The world’s first Six Senses urban property treats guests to a nourishing experience, physically and emotionally
Lay your eyes on the facade of Six Senses Duxton for the first time and you’ll notice that it’s a far cry from the brand’s other luxurious sanctuaries found across the globe, both design and size wise. The property, after all, occupies a row of conserved shophouses — meaning that any form of restoration would have to comply with strict guidelines.
“The space constraint meant that we weren’t able to deliver the concept of ‘barefoot luxury’ that Six Senses has always been synonymous with. But this isn’t a negative because many other elements that align with the brand’s core values already exist within the building,” says Murray Aitken, general manager of Six Senses Duxton.
Guests are taken on a sensory journey upon entering the 49-room boutique hotel, thanks to the eccentric work of British designer Anouska Hempel. Don’t expect bright and airy spaces, you’ll instead be acquainted with bold hues of black, gold and yellow. Adding to that are large golden fans, Chinese screens and wallpaper crafted from an 18th century indenture from Hempel’s personal collection. It’s a lot to take in, so be sure to give your eyes time to adjust to the various elements.
Black lacquered wood and glass are used to further divide common areas on the ground floor. These ‘private compartments’ are designed to resemble opium dens that were once prevalent in Tanjong Pagar during the late 1980s. Quirky yet elegant, each ‘den’ makes a unique venue for a casual business meeting.
Unless you’re easily put off by dim lighting, you’ll find the ambience at the lobby tranquil and relaxing. Before I’m led to my room, a staff plays a life-size singing bowl while I stand in it (you read it right), and the ringing lulls me to a mild state of hypnosis. Can’t get enough of the singing bowls? Each room comes with a (much smaller) bowl, allowing you to ring it as you please.
My accommodation for the night is the Duxton Duplex Suite, the only two-storey suite out of the eight themed suites in the property. Here, the loft concept is given a classy spin through monochrome decor and dark wooden furnishing, including a restored spiral staircase that leads to the open-plan bedroom and bathroom. Granted, Hempel’s harmonious blend of furniture and decorative items is worthy of mention, but this had compromised the room’s already scarce space.
In this dimly-lit 41sqm suite there are also at least four black floor lamps, a full-length mirror, another half-length mirror resting atop the minibar counter and two large wooden panels in the living area. With the sheer number of furniture cramped together in such close proximity, the tall or clumsy are better off selecting another room or suite.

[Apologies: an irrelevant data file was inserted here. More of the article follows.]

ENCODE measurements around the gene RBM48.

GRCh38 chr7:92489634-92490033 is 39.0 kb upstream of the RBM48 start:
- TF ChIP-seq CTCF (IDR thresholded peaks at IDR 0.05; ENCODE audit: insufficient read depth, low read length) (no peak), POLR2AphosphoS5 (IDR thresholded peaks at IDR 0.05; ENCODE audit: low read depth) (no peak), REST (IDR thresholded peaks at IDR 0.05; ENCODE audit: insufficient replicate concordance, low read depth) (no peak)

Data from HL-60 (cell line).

But when sustainability comes to play, Six Senses Duxton certainly checks all the boxes. You won’t find plastic straws or water bottles anywhere in the property. The hotel produces its own sparking and still filtered drinking water, provides biodegradable toothbrushes, uses refillable amenity dispensers and pampers guests with Naturalmat organic mattresses to ensure a good night’s sleep. Craving for a snack? The minibar will surprise you with its extensive stash of locally produced tidbits and beverages that you’ll rarely find in other hotels in the city.
While there isn’t a spa or swimming pool, Aitken says “[Those two facilities] are a very small portion of wellness. We care about how you eat and sleep, and how our staff can emotionally connect with you to recharge your mind and body,” Aitken further explains. That said, you can enjoy both of them at Six Senses Maxwell — a two-minute walk from the Duxton property — when it opens at the end of the year.
Not one to do things by halves, Six Senses Duxton ensures its wellness offerings also support local businesses in the community. The hotel partners a traditional Chinese medicine (TCM) physician (whose dispensary is just a stone’s throw away) to conduct in-house consultations for guests. I had a fruitful consultation with professor Zhang Mao Ji, who addressed my health concerns and assured I have a ‘strong’ immune system. My slight gripe is that I had hoped to experience the consultation in a proper TCM dispensary in the hotel, but it’s still being given its final touches.
Apart from offering TCM consultations, you can also opt for yoga sessions, tea appreciation classes and heritage and culinary tours to further immerse yourself in the city’s rich culture.
To end my evening, I head to Yellow Pot, the hotel’s lone restaurant that also doubles as a bar. An intricate stained-glass ceiling above the bar counter exudes an elegant old-world charm to my liking. For a refreshing herbaceous take on a cocktail, I’d recommend the Escape to Kaifeng, a concoction that infuses house-made chrysanthemum cordial with Tanqueray gin. I anticipate some buzz at the bar since it’s a Friday evening, but surprisingly, it’s just me with my tipple. I’m not complaining, as peace and quiet is exactly what I need to conclude a thoroughly hectic week.
For dinner, I tuck into some delectable Chinese cuisine, relishing dishes such as Wok-seared tenderloin, braised white cabbage, steamed Kuuhlbarra barramundi and my personal favourite, roast duck, which left me hankering for more sublime, crispy duck skin. The stir-fried mee sua is not to be missed either.
Six Senses Duxton fits the bill for overseas guests who wish to experience the most out of Singapore’s heritage without having to compromise on comfort. I, for one, as a local, see its unique appeal as a respite away from the humdrum of the city. Your desire to get an authentic local experience can be fulfilled here — as long as you don’t mind stumbling across a few shortcomings.
Six Senses Duxton
83 Duxton Road